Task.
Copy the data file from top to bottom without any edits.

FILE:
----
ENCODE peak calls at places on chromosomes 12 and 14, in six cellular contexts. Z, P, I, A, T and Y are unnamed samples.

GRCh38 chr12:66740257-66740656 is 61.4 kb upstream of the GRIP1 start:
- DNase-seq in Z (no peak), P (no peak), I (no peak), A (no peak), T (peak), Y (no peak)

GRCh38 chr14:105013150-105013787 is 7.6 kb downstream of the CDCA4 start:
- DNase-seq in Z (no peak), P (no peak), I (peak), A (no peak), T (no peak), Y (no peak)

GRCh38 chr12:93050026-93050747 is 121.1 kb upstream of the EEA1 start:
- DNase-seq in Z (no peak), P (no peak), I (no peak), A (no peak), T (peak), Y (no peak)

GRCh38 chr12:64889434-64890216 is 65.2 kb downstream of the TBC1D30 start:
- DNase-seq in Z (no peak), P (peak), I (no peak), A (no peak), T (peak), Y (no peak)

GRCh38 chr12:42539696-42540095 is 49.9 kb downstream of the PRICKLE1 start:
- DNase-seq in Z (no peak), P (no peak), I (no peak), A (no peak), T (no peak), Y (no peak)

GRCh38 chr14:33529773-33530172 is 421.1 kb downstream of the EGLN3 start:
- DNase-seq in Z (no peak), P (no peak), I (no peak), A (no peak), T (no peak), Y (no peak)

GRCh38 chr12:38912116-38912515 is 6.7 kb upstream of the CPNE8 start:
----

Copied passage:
ENCODE peak calls at places on chromosomes 12 and 14, in six cellular contexts. Z, P, I, A, T and Y are unnamed samples.

GRCh38 chr12:66740257-66740656 is 61.4 kb upstream of the GRIP1 start:
- DNase-seq in Z (no peak), P (no peak), I (no peak), A (no peak), T (peak), Y (no peak)

GRCh38 chr14:105013150-105013787 is 7.6 kb downstream of the CDCA4 start:
- DNase-seq in Z (no peak), P (no peak), I (peak), A (no peak), T (no peak), Y (no peak)

GRCh38 chr12:93050026-93050747 is 121.1 kb upstream of the EEA1 start:
- DNase-seq in Z (no peak), P (no peak), I (no peak), A (no peak), T (peak), Y (no peak)

GRCh38 chr12:64889434-64890216 is 65.2 kb downstream of the TBC1D30 start:
- DNase-seq in Z (no peak), P (peak), I (no peak), A (no peak), T (peak), Y (no peak)

GRCh38 chr12:42539696-42540095 is 49.9 kb downstream of the PRICKLE1 start:
- DNase-seq in Z (no peak), P (no peak), I (no peak), A (no peak), T (no peak), Y (no peak)

GRCh38 chr14:33529773-33530172 is 421.1 kb downstream of the EGLN3 start:
- DNase-seq in Z (no peak), P (no peak), I (no peak), A (no peak), T (no peak), Y (no peak)

GRCh38 chr12:38912116-38912515 is 6.7 kb upstream of the CPNE8 start: